Urban Fathers' Liberation Front

Confused dads working out the city

Peddling thoughts about The Netherlands (part one)

on September 4, 2016
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Borneo Sporenburg, Eastern Docklands, Amsterdam.

I was a child of primary school age when I first visited Amsterdam in the early 1980s.  It was a family day trip from our campsite near Zeebrugge in Belgium, and despite it being formidably unique amongst cities, I genuinely have no recollection of the place from back then.  I went again in the early 2000s and did many of the tourist things – the Anne Frank house, canal cruises, the Heineken Experience and the red light district, (watching, not trading).  By then, the character of this place had been inevitably learnt simply because of its place in popular culture, built out of the sea on canals and dominated by folk on foot and on bike.  I again can’t recall the first impression I had stepping into this city; life these days is too often seen through second hand sources and the experience of being somewhere for the first time can sometimes seem anticlimactic or diminished.

In 2008, I was lucky enough to lead a trip to Amsterdam for 40 or so built environment professionals (planners, architects, urban designers, highway engineers…) on behalf of the now defunct, and much missed, Commission for Architecture and the Built Environment in 2008.  It was part of one of the programmes CABE ran.  I had much help from Gerard Maccreanor of respected architects Maccreanor Lavington, who have offices both in The Netherlands and in the UK and who have been instrumental in bringing European thinking to British urban planning.  The trip also benefitted from the contribution of Ton Schaap, who was then the Head of Planning for the City of Amsterdam.  This was genuinely exciting.  I remember that.

By then Amsterdam, and The Netherlands in general, had a solid reputation for forward thinking domestic architecture, equitable and efficient transport systems, innovative business environments, contemporary and attractive design and inclusive public realm.  Built environment professionals from the UK have looked longingly at this and sought to bring some of that thinking home in an effort to improve planning and architecture here.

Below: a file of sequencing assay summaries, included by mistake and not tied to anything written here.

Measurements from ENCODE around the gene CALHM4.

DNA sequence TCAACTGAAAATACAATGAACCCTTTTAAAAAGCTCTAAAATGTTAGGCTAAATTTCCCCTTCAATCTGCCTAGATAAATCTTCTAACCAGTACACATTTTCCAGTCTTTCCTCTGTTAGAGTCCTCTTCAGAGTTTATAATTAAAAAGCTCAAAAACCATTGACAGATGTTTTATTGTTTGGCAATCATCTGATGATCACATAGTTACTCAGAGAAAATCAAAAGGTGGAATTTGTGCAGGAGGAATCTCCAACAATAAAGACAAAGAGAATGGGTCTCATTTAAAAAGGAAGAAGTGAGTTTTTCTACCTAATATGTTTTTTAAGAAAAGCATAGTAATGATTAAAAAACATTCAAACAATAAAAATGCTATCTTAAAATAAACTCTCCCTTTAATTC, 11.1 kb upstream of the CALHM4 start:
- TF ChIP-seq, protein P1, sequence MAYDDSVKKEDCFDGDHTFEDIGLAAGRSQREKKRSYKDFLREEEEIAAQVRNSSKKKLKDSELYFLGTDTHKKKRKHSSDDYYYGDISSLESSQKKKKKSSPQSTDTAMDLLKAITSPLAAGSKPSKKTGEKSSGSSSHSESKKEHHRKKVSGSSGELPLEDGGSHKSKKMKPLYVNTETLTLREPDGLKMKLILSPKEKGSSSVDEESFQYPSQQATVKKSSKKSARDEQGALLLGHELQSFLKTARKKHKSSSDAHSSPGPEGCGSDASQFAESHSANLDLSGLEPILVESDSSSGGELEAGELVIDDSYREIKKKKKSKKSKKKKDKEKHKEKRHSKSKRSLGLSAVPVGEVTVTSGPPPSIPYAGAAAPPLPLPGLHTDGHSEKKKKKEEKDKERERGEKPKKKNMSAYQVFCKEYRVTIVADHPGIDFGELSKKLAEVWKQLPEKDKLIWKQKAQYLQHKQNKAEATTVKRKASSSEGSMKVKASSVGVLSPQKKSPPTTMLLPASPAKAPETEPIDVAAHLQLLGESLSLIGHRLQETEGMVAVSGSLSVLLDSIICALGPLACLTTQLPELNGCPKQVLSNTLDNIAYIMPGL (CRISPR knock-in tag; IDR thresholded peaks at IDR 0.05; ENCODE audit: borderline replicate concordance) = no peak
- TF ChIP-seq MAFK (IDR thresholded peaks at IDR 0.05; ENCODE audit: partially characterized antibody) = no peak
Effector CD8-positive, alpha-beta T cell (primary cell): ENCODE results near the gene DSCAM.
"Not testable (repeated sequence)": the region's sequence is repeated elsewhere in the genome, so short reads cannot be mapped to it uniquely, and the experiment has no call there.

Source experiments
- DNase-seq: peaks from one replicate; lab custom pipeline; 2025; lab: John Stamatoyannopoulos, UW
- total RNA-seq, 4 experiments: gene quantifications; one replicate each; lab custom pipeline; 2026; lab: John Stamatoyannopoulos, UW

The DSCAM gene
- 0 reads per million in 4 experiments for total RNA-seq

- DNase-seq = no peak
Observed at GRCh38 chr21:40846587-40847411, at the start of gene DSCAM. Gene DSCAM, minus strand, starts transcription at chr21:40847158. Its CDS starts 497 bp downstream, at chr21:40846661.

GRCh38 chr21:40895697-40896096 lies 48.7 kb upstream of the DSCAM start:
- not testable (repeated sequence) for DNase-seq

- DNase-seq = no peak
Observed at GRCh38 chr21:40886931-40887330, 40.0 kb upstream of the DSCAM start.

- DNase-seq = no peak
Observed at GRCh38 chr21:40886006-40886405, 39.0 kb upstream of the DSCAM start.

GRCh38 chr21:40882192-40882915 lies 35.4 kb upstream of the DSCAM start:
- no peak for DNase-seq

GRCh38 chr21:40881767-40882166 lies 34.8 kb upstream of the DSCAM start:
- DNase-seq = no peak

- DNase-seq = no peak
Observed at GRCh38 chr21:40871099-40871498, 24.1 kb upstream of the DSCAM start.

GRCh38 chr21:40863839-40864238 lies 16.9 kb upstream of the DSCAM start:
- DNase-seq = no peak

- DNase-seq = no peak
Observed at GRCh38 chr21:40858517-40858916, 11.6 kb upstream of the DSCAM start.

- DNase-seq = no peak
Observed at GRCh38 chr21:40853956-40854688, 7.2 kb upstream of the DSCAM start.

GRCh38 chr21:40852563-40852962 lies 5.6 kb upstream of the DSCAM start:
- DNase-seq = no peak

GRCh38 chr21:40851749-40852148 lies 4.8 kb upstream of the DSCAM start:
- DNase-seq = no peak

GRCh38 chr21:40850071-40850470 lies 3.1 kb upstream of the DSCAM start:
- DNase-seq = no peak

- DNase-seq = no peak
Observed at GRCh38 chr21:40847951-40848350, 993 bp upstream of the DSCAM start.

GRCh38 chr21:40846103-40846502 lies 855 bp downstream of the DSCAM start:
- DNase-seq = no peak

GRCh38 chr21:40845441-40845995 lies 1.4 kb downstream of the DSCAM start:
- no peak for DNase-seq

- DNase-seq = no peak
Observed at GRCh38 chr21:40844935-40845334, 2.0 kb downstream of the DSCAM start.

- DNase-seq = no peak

It was the perfect place for CABE to visit.  We had an overview of Amsterdam’s development and the public sector’s approach to planning (they own most of the land, which helps enormously).  We visited new residential developments at GWL-terrain in the west of the city and at the eastern docklands where Borneo Sporenburg and the work of West 8 was a particular highlight; we spent time in Almere, a new settlement to the east of Amsterdam and we also visited Utrecht to see urban extensions there, particularly the approach to integrating cycling and walking into the fabric of an older city.

England is seeing some Dutch influence more and more; already in the architecture – certainly in denser, urban locations and particularly in London – it’s almost endemic.  We now have ‘mini-Holland’ in a handful of London boroughs – including Enfield, my own – which aim to elevate cycling as a means of transport whilst easing us away from cars and encouraging local shopping and better public realm.

As a work visit, Amsterdam 2008 was enjoyed by those who attended and it left something of an impression on me.  Finding myself back on holiday in The Netherlands with my family in 2016, I was nevertheless ill-prepared for how impressed I’d be with the way in which the Dutch organise their lives and their cities and I began reflecting on the recent – ever more ridiculous – battles had around Enfield’s mini-Holland scheme…

…to be continued

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